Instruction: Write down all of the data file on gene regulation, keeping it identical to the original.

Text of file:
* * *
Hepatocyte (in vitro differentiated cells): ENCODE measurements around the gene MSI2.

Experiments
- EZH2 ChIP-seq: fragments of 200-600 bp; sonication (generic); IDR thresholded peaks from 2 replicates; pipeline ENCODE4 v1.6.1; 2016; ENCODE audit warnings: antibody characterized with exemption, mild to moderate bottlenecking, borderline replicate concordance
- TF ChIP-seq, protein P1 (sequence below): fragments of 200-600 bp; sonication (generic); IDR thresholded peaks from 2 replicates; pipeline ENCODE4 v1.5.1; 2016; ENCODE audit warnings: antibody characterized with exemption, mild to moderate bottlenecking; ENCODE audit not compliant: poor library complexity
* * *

Hepatocyte (in vitro differentiated cells): ENCODE measurements around the gene MSI2.

Experiments
- EZH2 ChIP-seq: fragments of 200-600 bp; sonication (generic); IDR thresholded peaks from 2 replicates; pipeline ENCODE4 v1.6.1; 2016; ENCODE audit warnings: antibody characterized with exemption, mild to moderate bottlenecking, borderline replicate concordance
- TF ChIP-seq, protein P1 (sequence below): fragments of 200-600 bp; sonication (generic); IDR thresholded peaks from 2 replicates; pipeline ENCODE4 v1.5.1; 2016; ENCODE audit warnings: antibody characterized with exemption, mild to moderate bottlenecking; ENCODE audit not compliant: poor library complexity